Perhaps U.S. organic farms cannot feed the world, but you're looking at it from the wrong end of the spyglass. The solution is to teach the world how to raise their own organic crops. We have already seen where in India, Monsanto's genetically altered cotton and its marketing practices caused hundreds of Indian farmers to commit suicide. In Africa Monsanto's corn crops are producing no corn-stalks have no corn ears. We can choose frankenfoods that look pretty, but have no nutritional value, or organics, which nurture and sustain good health. For me, age 85 and my husband, age 94, we choose organics and have good health to prove it's the safe, sane and healthy way to eat.

I am shocked and disappointed by this report. Such misinformation is what one would expect on Fox, but not on NPR!
Fortunately, most NPR listeners are informed enough to see this report as what it is. (For real information see other comments...)

I for one, choose organic whenever it is available. As long as I can afford buying a cup of coffee at any place (especially if it costs more than a dollar), I have enough money to pay an extra 50c for organic.

Every dollar I spend is a vote. I vote organic. I see more and more people do so, too. So there is hope...

Thomas
www dot toolOfTheUniverse dot org

I always buy organic, I think its the most healthy for myself, my family and the earth.

The less petroleum we put into agriculture the better, here in the USA and elsewhere. My family consumes locally grown organic produce when it is in season. But, I am also thankful for the modern industrial food distribution system that allows access to high quality produce year round. You'd think that with all the smart people we have in this world we could find a sustainable middle ground that provides for both access to good food with less risk to our health and environment.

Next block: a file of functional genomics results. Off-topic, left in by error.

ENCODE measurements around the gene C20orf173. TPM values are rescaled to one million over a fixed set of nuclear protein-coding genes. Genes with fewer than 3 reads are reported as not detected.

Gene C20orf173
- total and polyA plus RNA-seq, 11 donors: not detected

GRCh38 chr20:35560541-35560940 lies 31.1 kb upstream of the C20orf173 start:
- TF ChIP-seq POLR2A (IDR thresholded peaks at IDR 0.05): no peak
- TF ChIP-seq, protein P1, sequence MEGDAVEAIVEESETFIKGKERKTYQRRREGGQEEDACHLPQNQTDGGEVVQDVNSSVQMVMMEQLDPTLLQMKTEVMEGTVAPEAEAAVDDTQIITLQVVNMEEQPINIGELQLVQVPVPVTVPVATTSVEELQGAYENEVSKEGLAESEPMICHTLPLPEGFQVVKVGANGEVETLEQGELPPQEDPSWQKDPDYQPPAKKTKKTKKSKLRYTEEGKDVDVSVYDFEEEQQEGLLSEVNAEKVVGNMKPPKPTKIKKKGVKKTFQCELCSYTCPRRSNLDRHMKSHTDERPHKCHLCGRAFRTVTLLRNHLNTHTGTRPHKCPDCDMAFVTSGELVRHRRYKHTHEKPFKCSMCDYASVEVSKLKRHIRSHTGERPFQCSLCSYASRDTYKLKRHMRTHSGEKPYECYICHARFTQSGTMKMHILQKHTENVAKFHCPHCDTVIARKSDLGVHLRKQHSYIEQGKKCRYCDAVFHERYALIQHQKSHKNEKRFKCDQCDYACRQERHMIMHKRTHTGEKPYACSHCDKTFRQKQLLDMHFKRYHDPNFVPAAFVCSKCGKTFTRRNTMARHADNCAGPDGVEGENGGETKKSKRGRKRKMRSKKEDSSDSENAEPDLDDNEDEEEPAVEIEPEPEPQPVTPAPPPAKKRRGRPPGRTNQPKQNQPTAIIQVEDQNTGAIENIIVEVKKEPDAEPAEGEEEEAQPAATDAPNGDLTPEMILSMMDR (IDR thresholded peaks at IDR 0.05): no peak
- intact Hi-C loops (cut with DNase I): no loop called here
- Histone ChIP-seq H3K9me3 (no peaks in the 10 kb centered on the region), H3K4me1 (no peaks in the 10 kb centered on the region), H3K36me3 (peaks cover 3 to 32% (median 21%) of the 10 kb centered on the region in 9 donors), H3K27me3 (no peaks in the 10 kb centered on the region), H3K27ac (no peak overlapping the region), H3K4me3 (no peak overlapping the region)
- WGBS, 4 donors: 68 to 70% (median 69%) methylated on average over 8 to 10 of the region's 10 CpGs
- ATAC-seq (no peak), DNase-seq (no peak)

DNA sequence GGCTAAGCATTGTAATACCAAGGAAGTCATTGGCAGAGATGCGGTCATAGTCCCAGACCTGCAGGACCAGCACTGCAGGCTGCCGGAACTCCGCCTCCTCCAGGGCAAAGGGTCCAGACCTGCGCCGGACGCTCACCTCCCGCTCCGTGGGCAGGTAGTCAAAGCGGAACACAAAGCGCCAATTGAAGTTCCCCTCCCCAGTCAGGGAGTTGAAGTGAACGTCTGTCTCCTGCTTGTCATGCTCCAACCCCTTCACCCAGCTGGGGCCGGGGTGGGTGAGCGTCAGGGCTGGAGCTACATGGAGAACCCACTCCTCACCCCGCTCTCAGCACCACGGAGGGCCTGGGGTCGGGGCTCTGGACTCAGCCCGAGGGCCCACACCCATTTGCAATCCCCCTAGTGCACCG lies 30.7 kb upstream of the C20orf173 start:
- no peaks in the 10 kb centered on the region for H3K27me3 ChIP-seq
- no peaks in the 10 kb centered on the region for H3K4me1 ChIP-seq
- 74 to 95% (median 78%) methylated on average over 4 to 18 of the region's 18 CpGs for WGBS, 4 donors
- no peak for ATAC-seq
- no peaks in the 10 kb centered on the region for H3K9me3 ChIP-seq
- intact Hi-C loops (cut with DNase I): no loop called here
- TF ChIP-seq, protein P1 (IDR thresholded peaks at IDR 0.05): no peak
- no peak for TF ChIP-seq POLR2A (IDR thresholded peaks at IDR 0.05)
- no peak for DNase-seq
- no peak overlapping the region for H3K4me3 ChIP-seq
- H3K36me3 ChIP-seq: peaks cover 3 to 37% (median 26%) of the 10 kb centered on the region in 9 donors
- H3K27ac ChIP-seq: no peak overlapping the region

i am poor and i buy organic as much as possible.

i really feel like the 'i can't afford it' argument is bullshit. i make less than 30 k a year and still buy whatever i can organic. i always say money talks, and it expresses the choices we make about the wellbeing of the world.

yes, of course, some organic produce is more expensive, but a lot of it is not much more than conventional. organic carrots, kale, chard, apples, oranges, peppers, zucchini, cucumber, broccoli, green beans i buy at shop rite for a very affordable price.

i think we need to realize that healthy food is worth our hard earned money- it is what sustains us, and keeps us alive and healthy. if you say you cant afford it, well perhaps looks at where your money goes and make a few sacrifices here and there (no more coffee at starbucks, dont go out to eat, get rid of cable? whatever- there are always extras we are paying for that maybe we dont have to).

when we buy conventional food we are supporting monsanto, we are supporting toxic chemicals being leached into the earth- harming wildlife and of course the people that eat it!

when money has become more of a priority than our own health, than the health of our families- this is a problem. for my family, i do whatever i can to get healthy organic food to the table.

AND, not to mention, if you cant afford food- perhaps you should apply for food stamps and get some assistance so you can better afford organic.

there really is absolutely no reason you cant afford organic!

I always buy organic food. I believe that it is healthier and better tasting. Organic farming is also much kinder to the animals and plants involved and the environment in general. I will say that for me the price is not an issue, so I can understand why everyone does not buy it.

I do not buy organic food. Personally the cost is significantly higher and does not accommodate my budget. Pesticides along with other chemicals in non-organic food is a problem but I will have to ignore this problem to keep the annual food bill to a minimum. Organic food is nice but it is only a niche product. Feeding the world (9 billion people) should be our first concern and feeding everyone with organic food is an impossible task. Its ignorant to think we can provide enough food for everyone with the hindrance involved in organic farming. Organic farming uses more land and requires more labor to produce a much smaller amount of harvestable crop. Also we must take into consideration those who do not have the budget to buy all organic. If all farmers practiced this type of farming, more and more people would starve.